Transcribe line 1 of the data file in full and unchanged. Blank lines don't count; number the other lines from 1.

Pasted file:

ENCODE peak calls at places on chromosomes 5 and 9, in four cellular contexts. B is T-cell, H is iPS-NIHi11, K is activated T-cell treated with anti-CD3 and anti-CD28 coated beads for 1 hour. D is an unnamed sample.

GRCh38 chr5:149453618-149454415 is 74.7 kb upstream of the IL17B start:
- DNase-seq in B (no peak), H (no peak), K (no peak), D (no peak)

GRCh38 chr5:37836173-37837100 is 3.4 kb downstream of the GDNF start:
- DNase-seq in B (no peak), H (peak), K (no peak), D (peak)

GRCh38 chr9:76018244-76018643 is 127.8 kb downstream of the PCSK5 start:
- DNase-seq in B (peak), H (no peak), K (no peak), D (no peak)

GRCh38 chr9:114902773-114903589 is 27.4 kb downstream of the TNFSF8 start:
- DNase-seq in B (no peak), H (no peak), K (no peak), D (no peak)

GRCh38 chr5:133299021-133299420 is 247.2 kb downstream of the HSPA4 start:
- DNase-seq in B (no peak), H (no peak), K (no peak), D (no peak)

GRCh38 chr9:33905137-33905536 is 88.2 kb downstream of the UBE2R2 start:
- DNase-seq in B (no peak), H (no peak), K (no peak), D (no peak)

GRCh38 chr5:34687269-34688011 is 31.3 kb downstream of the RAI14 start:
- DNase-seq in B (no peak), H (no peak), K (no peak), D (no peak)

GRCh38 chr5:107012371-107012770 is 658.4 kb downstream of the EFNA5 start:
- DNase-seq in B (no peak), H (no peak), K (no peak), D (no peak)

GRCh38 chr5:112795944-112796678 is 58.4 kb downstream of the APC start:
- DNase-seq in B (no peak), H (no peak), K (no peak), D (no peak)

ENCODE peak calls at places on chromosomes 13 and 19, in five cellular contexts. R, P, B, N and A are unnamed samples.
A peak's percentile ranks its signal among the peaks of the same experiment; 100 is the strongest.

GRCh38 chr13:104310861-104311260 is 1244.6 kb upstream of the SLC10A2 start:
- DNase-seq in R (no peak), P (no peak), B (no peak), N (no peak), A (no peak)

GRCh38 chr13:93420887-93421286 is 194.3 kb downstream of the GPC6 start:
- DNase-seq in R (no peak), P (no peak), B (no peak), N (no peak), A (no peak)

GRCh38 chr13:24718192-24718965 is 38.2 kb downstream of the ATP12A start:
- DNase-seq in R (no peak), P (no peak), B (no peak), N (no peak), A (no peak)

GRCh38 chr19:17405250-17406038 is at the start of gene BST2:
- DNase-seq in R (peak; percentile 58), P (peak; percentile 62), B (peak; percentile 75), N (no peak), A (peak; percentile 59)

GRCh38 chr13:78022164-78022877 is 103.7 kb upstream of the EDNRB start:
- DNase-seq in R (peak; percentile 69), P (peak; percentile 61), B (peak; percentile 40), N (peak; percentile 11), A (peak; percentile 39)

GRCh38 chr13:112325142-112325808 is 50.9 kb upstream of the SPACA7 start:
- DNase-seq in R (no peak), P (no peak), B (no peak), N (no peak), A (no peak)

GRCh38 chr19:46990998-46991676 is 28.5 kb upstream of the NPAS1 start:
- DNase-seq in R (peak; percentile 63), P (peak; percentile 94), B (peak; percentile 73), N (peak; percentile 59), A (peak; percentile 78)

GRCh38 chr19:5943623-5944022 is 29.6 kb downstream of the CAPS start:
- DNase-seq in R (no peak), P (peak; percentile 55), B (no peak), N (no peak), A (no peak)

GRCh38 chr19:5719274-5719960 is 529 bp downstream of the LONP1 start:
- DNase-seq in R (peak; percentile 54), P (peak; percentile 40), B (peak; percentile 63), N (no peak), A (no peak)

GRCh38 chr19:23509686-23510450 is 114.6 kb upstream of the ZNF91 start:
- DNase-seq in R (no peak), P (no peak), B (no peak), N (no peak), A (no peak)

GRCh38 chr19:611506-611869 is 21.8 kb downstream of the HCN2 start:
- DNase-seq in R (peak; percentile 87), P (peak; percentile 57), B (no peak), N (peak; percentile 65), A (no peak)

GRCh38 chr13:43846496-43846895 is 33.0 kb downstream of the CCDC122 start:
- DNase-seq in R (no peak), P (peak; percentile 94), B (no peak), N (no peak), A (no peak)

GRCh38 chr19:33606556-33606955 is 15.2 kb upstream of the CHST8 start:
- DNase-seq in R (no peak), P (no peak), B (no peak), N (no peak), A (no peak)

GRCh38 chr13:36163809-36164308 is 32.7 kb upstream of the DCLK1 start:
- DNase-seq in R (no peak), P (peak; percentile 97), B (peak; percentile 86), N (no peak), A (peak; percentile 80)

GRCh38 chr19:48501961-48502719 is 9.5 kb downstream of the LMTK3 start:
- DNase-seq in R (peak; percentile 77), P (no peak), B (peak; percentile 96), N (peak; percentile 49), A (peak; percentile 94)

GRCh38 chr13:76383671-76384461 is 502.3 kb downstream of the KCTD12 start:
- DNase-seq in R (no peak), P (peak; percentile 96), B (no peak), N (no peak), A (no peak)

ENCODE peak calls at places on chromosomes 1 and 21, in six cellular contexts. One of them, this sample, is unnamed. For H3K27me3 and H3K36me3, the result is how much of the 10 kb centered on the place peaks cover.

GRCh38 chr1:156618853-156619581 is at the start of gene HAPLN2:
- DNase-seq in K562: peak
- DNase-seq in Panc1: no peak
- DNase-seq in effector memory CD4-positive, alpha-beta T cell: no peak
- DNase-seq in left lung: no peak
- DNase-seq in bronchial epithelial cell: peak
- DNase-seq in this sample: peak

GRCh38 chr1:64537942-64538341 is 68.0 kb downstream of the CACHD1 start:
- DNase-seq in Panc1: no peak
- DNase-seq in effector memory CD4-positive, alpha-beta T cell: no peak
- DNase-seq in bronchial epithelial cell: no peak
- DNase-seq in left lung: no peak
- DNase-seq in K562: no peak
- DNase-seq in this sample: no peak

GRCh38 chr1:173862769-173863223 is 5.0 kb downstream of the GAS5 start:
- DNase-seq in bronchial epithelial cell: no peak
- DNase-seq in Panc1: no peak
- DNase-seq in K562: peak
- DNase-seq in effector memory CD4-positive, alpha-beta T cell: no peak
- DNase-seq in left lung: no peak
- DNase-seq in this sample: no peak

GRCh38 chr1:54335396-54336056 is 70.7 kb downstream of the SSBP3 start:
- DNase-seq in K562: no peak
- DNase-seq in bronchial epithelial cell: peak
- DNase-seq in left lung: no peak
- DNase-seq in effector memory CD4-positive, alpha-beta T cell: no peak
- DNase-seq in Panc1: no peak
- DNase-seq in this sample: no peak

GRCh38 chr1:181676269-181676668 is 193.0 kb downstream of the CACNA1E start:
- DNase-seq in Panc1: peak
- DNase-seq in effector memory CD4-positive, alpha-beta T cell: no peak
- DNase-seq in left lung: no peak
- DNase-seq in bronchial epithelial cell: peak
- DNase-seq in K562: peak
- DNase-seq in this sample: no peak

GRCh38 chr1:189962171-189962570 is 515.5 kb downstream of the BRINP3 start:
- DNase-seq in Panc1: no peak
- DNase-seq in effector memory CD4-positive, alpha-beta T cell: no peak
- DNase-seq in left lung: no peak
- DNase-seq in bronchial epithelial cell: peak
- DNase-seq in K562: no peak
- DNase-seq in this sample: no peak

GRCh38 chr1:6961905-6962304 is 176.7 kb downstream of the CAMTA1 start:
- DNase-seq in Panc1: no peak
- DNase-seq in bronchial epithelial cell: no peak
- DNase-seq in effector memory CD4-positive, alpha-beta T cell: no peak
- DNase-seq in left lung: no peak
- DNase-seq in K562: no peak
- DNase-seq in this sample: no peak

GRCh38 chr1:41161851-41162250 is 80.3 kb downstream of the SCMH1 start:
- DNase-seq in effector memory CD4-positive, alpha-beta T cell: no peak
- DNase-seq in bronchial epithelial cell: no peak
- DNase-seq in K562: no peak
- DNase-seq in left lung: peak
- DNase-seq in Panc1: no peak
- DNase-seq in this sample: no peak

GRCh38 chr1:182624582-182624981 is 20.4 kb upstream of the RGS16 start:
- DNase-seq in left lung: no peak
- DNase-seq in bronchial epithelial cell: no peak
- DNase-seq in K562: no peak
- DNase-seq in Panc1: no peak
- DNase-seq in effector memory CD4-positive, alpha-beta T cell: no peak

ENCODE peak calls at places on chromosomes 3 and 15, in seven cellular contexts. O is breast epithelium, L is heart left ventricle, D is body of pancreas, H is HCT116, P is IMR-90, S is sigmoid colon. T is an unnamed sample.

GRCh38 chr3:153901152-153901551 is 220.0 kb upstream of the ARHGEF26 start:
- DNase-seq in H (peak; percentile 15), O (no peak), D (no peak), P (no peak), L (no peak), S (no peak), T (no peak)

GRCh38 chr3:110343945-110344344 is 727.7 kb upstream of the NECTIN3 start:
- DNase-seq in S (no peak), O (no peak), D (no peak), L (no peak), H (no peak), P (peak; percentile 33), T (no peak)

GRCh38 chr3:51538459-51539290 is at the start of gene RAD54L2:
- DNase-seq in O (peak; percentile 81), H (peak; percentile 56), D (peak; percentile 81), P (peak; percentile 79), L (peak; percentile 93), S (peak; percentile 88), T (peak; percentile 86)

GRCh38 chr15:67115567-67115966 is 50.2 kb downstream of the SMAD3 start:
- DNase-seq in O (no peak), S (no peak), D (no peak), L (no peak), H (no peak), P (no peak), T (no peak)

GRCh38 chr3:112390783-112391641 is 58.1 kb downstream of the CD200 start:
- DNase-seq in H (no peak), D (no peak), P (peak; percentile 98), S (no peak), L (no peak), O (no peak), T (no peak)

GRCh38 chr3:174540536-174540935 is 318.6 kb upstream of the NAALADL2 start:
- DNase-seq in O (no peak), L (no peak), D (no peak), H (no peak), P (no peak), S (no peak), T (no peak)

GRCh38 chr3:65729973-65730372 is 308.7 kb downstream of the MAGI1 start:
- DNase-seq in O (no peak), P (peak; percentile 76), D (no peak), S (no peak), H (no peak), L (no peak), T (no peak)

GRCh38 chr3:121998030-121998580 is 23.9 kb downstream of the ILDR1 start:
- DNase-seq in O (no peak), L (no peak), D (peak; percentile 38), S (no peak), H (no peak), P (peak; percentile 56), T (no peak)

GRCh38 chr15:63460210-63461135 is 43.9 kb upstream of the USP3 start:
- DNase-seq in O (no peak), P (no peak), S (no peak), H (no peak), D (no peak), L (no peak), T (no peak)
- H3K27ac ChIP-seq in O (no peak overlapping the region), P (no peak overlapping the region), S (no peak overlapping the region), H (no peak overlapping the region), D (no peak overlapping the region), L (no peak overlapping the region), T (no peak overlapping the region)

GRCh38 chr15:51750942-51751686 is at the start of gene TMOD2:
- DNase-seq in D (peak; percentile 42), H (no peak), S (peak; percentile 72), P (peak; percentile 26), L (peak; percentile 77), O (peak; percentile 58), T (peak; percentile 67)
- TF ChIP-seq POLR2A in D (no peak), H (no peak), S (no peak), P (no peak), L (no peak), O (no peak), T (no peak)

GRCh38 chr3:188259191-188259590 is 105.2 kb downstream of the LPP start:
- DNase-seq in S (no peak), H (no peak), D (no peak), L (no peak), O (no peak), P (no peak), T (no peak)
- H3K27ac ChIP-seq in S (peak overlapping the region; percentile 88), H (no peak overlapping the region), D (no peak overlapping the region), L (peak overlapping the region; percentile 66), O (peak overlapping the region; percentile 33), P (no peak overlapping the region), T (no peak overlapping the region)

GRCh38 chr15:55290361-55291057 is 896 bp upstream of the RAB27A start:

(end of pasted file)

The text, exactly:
ENCODE peak calls at places on chromosomes 5 and 9, in four cellular contexts. B is T-cell, H is iPS-NIHi11, K is activated T-cell treated with anti-CD3 and anti-CD28 coated beads for 1 hour. D is an unnamed sample.